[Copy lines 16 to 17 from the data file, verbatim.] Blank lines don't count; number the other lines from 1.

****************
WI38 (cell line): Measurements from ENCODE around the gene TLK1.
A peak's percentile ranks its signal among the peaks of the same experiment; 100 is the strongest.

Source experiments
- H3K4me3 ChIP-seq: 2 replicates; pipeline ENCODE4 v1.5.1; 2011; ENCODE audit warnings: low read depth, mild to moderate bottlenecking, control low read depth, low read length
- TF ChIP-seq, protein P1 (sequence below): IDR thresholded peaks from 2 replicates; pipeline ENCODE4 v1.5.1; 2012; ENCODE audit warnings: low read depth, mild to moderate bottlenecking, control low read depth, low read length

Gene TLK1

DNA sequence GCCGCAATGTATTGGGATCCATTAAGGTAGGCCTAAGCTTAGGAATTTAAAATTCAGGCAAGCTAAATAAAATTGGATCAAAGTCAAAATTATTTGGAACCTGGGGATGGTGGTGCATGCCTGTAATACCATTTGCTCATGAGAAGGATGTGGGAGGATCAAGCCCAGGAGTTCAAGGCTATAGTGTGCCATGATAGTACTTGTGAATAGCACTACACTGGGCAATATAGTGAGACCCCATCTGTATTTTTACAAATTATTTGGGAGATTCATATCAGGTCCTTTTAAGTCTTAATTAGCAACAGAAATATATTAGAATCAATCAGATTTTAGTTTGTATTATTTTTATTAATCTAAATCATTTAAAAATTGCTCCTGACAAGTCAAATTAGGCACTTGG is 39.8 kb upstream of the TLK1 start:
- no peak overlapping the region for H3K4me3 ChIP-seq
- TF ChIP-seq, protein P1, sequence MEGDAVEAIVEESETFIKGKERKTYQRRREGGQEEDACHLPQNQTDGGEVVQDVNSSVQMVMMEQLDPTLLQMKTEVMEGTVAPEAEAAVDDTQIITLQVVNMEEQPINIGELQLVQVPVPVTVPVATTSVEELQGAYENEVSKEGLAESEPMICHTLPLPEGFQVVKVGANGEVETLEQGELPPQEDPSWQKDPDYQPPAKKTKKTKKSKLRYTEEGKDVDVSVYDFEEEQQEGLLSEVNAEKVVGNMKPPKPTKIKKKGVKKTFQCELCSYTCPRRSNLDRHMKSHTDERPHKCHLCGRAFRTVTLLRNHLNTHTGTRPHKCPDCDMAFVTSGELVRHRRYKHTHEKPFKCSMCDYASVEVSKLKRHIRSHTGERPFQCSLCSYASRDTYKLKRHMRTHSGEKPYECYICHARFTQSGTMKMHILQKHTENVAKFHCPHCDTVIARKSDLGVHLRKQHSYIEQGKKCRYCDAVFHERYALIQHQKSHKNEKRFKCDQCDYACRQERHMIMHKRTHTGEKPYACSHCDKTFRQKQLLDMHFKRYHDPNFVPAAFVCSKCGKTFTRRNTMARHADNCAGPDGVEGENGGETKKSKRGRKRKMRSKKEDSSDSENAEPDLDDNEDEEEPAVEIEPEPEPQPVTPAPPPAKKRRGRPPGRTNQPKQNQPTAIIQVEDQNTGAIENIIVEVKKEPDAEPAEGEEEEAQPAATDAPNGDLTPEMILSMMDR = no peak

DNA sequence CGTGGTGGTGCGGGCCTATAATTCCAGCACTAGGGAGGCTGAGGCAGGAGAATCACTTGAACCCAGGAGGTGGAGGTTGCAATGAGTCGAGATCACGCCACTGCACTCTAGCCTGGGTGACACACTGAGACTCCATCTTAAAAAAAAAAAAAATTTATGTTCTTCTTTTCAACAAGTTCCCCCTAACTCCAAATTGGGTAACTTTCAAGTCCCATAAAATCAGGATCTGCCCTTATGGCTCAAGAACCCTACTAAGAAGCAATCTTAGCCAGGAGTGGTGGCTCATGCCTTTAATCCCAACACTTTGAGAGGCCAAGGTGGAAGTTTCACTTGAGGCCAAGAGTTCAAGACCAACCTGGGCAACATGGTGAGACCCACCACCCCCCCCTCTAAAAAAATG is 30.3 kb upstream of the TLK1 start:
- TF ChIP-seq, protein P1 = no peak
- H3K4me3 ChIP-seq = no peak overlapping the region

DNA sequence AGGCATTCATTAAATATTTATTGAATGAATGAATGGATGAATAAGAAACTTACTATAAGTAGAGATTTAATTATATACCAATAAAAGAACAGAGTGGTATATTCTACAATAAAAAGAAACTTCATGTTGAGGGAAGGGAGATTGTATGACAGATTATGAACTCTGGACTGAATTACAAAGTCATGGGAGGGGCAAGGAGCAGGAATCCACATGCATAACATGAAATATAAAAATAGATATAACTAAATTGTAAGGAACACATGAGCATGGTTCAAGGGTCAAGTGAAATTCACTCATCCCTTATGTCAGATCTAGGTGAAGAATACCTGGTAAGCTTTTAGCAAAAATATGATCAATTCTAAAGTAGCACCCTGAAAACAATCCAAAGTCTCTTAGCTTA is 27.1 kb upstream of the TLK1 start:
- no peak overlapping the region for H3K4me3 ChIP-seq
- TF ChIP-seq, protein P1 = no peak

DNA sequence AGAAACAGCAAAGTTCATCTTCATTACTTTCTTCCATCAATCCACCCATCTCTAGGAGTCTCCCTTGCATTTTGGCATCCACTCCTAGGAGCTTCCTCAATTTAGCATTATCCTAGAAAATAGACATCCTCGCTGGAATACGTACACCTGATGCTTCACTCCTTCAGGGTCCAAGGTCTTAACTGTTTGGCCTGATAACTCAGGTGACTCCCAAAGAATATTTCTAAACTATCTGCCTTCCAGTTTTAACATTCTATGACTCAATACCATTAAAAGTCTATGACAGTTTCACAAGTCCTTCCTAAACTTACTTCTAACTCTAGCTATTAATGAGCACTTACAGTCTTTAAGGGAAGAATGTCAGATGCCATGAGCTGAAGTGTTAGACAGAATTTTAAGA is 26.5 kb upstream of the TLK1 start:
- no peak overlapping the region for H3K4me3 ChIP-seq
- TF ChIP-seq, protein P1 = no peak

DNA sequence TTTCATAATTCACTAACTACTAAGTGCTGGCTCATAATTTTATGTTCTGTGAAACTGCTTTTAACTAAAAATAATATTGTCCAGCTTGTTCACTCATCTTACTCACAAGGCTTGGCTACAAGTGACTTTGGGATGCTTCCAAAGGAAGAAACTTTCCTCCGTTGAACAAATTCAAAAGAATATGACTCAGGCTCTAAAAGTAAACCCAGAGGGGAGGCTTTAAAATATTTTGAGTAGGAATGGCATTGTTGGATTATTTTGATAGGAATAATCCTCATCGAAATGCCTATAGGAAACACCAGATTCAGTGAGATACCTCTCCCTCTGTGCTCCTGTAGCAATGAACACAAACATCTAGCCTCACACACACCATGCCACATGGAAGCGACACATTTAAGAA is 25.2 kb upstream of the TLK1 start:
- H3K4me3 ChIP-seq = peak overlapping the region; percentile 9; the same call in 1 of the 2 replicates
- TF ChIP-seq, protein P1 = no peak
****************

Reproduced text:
DNA sequence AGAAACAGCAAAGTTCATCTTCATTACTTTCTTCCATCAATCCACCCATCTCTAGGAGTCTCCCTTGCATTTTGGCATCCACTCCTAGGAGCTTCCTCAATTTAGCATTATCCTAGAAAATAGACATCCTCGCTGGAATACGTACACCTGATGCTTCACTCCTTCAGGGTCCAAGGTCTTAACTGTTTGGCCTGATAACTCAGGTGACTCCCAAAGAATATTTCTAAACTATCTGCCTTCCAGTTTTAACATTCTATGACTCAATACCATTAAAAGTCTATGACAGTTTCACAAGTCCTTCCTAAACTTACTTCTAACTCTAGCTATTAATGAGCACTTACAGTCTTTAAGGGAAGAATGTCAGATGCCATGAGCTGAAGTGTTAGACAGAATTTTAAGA is 26.5 kb upstream of the TLK1 start:
- no peak overlapping the region for H3K4me3 ChIP-seq